- Open windows can also be a source of falling for you puppy, even if there is a screen she might be able to dislodge.
- Glass doors are dangerous because your puppy can't see the glass. If she ran into the glass, she can seriously injure her neck and back. Put duct tape in a pattern on the glass (such as x's) so she learns that glass is in front of her. Floor-to-ceiling glass windows can also be dangerous.
- Most communities require a fence around a pool, and many people will put their puppy in that fenced area to play. Be sure that your puppy is safe around the pool and can't fall/slip in. Not all puppies naturally know how to swim and have to be taught how to use all four legs to keep themselves afloat, otherwise they can easily drown. If your puppy is loose in an area with a pool, teach her first how to swim (use a puppy life jacket) before ever allowing her in the pool area.
- Unsealed deck wood, fencing, and railroad ties are often treated with arsenic. The arsenic can leach into the soil, exposing puppy feet (and your feet, too) and be toxic when absorbed by the skin. Worse if licked by a little puppy. Seal all wood in your yard to be safe.
- Twigs and branches on your lawn can poke your puppy's eye. They can also be source of chewing for your puppy, and she can get splinters in her mouth and intestines. Keep your lawn free of branches and twigs.
- If your puppy is near your car, don't drive anywhere until you know your puppy is safely away from car tires. She might dash under the tires, run behind the car where you can't see, or even be napping under the car's wheels.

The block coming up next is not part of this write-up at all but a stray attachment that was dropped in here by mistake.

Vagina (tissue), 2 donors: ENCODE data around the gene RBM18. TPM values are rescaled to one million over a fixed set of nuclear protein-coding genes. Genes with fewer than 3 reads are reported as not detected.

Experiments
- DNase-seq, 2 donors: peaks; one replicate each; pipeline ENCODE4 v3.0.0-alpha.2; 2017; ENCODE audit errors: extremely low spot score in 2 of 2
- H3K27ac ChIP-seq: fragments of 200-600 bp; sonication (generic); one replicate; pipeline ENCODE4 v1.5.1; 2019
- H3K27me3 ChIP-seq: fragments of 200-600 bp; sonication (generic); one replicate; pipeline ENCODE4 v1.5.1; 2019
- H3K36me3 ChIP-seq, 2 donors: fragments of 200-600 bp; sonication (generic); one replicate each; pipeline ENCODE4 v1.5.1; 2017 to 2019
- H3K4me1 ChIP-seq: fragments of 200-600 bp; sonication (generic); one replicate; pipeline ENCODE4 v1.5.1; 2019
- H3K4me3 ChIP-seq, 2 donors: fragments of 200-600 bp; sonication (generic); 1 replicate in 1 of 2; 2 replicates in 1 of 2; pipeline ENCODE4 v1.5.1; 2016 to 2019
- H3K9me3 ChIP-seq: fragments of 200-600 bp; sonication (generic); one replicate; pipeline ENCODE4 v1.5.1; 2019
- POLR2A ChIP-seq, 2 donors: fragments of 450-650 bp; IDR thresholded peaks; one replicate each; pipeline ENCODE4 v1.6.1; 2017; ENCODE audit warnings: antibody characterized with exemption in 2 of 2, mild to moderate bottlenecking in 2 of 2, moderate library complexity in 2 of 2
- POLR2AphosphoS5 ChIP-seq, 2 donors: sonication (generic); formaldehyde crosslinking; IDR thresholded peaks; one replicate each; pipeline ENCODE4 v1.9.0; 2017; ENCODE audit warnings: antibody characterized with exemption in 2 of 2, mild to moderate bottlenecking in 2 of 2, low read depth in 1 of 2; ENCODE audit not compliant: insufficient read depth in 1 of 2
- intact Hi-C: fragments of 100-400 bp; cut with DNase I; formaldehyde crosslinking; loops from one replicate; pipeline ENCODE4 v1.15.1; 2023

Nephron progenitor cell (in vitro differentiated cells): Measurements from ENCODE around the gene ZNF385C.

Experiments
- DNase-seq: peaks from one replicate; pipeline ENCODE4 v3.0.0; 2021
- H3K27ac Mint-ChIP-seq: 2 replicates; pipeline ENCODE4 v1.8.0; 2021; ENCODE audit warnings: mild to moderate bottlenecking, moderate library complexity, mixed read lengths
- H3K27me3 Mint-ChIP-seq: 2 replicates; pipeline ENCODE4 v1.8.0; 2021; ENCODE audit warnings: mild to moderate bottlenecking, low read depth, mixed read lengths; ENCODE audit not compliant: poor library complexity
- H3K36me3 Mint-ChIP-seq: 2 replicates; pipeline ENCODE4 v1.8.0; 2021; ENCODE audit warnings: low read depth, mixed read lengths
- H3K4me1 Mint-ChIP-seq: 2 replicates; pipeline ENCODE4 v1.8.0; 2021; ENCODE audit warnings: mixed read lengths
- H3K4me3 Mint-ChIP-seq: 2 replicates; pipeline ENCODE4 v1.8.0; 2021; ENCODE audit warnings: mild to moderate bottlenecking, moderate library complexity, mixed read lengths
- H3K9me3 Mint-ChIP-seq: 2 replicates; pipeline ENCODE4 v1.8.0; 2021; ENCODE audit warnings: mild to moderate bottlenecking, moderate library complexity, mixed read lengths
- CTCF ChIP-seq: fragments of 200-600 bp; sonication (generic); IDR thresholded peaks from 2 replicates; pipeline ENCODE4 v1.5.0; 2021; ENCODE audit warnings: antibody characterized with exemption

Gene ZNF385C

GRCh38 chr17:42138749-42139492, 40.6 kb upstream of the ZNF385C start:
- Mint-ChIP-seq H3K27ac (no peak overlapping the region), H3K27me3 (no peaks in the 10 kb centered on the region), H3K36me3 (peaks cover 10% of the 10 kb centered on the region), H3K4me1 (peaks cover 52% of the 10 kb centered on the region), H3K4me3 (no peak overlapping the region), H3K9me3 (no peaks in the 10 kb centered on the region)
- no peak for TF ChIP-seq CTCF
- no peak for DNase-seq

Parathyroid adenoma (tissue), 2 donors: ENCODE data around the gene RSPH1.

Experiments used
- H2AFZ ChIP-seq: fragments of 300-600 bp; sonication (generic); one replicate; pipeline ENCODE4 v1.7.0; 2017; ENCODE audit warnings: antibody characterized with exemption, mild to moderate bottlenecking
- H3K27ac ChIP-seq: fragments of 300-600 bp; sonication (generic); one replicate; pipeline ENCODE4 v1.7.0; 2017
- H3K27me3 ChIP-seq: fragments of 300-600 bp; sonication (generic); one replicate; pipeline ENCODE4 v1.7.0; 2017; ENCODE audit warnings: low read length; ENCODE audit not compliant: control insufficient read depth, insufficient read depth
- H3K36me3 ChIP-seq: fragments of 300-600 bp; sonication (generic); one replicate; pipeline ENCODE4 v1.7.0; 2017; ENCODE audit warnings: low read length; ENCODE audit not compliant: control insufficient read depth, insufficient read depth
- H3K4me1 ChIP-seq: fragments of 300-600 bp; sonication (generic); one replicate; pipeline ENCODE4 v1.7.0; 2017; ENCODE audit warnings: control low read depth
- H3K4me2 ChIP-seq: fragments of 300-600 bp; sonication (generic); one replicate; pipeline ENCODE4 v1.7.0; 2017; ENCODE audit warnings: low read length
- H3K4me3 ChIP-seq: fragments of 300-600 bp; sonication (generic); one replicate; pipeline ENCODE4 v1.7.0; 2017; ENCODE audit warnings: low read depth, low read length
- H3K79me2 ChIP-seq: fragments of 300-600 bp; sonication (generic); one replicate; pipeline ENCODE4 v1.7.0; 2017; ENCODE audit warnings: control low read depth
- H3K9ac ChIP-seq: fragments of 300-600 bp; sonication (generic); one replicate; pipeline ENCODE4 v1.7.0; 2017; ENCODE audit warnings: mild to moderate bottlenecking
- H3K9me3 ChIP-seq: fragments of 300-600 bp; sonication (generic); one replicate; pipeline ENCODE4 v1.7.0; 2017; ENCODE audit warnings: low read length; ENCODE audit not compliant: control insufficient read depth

- Be careful that your puppy doesn't investigate poisonous and dangerous plants, snakes, rats, bees, toads, turtles and whatever else is natural to your environment. She might be bitten, stung, or chew on something dangerous for her.
- Before you give your puppy peanut butter, be sure that she's not allergic to it. If you have nut trees in your yard, pick up the nuts before she eats them. She can choke on them, and some are poisonous for your puppy.
- Yard chemicals can be toxic for your puppy. This includes garden fertilizers, weed killers, insecticides, slug bait, and lawn fertilizers. If your lawn has been freshly treated, keep your puppy off it.
- Garden mulch and decorative rock can break puppy teeth, be a source of choking, and also lodge in your puppy's intestines. Cocoa mulch is extremely dangerous for your puppy because it contains theobromine, which is the same substance in chocolate that can kill your puppy.
- Your garage is full of attractive and dangerous things for your puppy: antifreeze kills quickly, gasoline, oil, diesel fuel, carburetor cleaners, windshield fluid, furniture polish and stains, paint and paint thinners, glue, batteries, kerosene, car additives, and lawn additives (to name a few) are toxic and can kill your puppy. Keep them out of your puppy's reach, as well as making sure they don't contact your puppy's food in any way if you store the bag in your garage. Tools, tires, and garden equipment can fall on your puppy.